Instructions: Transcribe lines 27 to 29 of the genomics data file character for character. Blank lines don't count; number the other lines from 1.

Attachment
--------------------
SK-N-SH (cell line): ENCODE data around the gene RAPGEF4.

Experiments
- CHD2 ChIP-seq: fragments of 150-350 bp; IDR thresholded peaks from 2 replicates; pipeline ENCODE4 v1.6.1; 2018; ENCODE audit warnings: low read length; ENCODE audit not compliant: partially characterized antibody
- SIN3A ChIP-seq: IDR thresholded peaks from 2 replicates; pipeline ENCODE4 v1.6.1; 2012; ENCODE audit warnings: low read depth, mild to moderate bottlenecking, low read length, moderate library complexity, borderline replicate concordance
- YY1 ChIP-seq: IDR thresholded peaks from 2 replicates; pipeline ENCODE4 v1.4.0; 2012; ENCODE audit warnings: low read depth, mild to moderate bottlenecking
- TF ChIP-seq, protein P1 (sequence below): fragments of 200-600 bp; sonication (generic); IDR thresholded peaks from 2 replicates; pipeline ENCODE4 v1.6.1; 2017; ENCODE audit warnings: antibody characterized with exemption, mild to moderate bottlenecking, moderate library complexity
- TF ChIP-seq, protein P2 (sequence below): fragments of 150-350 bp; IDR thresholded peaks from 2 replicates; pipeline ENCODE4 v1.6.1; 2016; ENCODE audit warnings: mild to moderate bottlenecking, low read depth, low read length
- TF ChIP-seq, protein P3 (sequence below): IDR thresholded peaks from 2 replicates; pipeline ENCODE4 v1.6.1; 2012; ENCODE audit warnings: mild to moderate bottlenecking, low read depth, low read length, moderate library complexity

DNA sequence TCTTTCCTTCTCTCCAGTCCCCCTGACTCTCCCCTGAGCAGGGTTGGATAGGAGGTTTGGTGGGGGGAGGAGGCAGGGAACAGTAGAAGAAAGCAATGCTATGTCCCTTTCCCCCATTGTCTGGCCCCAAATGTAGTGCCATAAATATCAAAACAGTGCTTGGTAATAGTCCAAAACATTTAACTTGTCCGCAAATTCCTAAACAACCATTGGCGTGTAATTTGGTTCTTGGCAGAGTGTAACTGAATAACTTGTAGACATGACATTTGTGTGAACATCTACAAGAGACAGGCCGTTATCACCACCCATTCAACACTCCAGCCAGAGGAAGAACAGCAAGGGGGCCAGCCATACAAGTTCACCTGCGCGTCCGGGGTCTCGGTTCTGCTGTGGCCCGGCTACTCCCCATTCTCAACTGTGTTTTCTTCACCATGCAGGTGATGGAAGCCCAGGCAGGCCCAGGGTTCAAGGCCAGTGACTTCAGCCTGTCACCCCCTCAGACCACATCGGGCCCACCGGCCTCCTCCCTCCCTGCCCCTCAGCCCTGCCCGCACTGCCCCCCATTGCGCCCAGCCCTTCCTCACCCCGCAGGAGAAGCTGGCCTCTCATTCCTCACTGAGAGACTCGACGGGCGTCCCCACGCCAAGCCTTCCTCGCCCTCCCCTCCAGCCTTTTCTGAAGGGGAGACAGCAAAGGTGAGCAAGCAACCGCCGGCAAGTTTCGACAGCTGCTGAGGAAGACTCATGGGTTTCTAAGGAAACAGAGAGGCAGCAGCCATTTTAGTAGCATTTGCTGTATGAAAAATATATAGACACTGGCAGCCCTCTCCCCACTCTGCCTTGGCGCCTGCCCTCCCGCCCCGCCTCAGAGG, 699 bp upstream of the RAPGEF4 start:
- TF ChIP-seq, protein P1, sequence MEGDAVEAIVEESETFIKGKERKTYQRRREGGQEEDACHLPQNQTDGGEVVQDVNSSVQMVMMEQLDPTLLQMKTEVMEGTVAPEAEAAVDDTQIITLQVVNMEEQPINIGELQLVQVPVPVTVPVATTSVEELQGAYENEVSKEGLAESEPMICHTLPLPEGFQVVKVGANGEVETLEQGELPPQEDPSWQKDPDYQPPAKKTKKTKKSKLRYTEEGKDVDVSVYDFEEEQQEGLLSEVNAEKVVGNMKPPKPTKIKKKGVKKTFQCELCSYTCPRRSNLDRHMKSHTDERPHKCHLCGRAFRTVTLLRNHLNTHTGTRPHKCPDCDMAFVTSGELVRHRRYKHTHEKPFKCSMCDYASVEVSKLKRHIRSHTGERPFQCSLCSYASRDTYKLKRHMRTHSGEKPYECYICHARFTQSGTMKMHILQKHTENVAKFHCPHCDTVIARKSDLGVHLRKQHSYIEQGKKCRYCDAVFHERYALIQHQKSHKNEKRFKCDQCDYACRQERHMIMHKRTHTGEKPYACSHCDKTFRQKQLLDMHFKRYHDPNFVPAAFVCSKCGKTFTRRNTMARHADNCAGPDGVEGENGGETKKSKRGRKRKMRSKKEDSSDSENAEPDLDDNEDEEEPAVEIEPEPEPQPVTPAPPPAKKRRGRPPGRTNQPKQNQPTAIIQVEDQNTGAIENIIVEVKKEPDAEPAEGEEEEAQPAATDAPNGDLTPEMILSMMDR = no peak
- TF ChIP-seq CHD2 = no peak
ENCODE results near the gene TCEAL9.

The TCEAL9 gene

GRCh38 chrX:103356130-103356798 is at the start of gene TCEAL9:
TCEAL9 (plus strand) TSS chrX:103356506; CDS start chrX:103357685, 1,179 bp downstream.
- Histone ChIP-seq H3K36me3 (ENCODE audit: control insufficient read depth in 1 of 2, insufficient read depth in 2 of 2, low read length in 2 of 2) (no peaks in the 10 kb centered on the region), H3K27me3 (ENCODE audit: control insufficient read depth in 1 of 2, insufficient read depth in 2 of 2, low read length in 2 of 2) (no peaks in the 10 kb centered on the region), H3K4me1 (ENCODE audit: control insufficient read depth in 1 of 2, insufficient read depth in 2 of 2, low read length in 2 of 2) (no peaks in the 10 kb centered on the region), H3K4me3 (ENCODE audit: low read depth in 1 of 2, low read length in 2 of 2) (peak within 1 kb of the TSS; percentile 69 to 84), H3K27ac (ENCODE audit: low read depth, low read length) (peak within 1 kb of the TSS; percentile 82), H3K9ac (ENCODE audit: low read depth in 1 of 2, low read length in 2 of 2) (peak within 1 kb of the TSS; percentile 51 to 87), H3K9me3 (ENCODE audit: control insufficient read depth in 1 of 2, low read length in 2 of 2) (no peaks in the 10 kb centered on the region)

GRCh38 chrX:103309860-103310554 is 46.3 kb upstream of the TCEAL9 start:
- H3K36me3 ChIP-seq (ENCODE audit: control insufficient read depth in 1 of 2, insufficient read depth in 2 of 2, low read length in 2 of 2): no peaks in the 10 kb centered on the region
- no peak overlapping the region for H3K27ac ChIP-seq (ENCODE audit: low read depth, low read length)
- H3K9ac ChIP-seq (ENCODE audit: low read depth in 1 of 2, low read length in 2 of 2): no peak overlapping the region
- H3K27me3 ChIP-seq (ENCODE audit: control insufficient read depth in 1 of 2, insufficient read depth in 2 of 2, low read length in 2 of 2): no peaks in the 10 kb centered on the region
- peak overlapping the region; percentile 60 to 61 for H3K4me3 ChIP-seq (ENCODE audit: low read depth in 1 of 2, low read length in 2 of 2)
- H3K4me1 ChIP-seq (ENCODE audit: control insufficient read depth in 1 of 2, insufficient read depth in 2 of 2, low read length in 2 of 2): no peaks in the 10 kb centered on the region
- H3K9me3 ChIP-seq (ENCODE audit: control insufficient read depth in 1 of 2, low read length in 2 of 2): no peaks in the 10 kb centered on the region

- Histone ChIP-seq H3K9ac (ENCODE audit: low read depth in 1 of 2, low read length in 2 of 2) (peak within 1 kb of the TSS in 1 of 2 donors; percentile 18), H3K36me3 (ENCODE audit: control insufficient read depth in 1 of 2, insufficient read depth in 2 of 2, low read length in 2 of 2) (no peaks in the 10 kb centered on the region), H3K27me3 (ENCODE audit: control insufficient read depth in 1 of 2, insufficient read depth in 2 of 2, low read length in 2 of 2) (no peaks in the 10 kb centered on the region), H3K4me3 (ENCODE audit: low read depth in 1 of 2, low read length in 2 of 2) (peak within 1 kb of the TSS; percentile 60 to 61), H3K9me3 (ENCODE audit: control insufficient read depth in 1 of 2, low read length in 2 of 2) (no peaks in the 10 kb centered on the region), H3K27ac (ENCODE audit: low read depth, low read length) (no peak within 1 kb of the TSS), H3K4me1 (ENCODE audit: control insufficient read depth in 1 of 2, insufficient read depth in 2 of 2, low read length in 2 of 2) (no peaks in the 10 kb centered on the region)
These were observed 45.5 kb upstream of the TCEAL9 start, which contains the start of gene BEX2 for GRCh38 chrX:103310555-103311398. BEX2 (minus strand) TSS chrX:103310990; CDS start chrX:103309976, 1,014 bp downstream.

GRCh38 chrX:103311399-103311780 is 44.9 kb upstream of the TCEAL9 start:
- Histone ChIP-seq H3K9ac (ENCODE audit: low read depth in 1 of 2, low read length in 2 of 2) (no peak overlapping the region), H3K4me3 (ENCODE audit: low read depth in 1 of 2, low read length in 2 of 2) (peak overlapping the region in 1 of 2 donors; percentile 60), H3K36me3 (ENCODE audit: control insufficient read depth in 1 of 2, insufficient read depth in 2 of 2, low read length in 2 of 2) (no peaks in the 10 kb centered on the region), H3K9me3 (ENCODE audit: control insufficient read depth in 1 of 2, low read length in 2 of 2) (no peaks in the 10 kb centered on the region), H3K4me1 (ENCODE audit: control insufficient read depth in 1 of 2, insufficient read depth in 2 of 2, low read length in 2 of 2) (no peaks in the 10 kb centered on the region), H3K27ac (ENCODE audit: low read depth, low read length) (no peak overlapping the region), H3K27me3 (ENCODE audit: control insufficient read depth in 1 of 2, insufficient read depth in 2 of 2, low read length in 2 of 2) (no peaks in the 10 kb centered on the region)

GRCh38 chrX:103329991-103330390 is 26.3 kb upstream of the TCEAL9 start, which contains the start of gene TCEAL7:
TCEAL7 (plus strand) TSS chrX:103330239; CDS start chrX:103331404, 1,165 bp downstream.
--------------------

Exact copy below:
GRCh38 chrX:103311399-103311780 is 44.9 kb upstream of the TCEAL9 start:
- Histone ChIP-seq H3K9ac (ENCODE audit: low read depth in 1 of 2, low read length in 2 of 2) (no peak overlapping the region), H3K4me3 (ENCODE audit: low read depth in 1 of 2, low read length in 2 of 2) (peak overlapping the region in 1 of 2 donors; percentile 60), H3K36me3 (ENCODE audit: control insufficient read depth in 1 of 2, insufficient read depth in 2 of 2, low read length in 2 of 2) (no peaks in the 10 kb centered on the region), H3K9me3 (ENCODE audit: control insufficient read depth in 1 of 2, low read length in 2 of 2) (no peaks in the 10 kb centered on the region), H3K4me1 (ENCODE audit: control insufficient read depth in 1 of 2, insufficient read depth in 2 of 2, low read length in 2 of 2) (no peaks in the 10 kb centered on the region), H3K27ac (ENCODE audit: low read depth, low read length) (no peak overlapping the region), H3K27me3 (ENCODE audit: control insufficient read depth in 1 of 2, insufficient read depth in 2 of 2, low read length in 2 of 2) (no peaks in the 10 kb centered on the region)

GRCh38 chrX:103329991-103330390 is 26.3 kb upstream of the TCEAL9 start, which contains the start of gene TCEAL7: